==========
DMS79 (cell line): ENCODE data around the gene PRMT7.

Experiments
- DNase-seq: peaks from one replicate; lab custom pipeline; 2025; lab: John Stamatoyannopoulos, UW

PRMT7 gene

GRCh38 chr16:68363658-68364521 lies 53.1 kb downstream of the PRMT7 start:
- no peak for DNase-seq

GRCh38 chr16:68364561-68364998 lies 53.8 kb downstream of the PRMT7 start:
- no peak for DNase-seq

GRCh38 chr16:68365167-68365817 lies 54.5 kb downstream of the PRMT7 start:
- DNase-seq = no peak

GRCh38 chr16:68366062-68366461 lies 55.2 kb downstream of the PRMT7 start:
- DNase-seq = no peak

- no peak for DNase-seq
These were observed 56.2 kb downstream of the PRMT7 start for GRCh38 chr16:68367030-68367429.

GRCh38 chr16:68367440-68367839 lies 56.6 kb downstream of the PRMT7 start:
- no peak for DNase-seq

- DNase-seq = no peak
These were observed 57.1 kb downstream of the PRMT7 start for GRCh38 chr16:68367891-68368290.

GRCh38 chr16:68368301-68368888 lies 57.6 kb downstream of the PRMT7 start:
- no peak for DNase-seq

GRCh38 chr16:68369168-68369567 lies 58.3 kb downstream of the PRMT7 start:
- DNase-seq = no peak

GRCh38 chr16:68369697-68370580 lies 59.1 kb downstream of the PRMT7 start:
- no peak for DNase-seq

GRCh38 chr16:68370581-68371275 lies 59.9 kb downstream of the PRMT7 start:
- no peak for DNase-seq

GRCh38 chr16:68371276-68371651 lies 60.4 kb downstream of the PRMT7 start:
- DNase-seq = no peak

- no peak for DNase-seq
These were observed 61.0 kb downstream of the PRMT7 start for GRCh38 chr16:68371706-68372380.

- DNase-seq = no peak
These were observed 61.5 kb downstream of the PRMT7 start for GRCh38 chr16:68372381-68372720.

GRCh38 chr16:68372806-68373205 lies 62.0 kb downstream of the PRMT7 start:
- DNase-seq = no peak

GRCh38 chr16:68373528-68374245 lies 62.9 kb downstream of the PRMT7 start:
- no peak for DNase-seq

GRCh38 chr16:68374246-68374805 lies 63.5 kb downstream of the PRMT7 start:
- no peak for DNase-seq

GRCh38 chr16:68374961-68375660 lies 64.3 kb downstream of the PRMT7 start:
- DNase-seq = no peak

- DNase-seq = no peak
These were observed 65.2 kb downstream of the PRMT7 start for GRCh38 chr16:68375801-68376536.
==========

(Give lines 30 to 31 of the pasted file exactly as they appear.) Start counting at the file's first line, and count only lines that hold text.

These were observed 61.0 kb downstream of the PRMT7 start for GRCh38 chr16:68371706-68372380.

- DNase-seq = no peak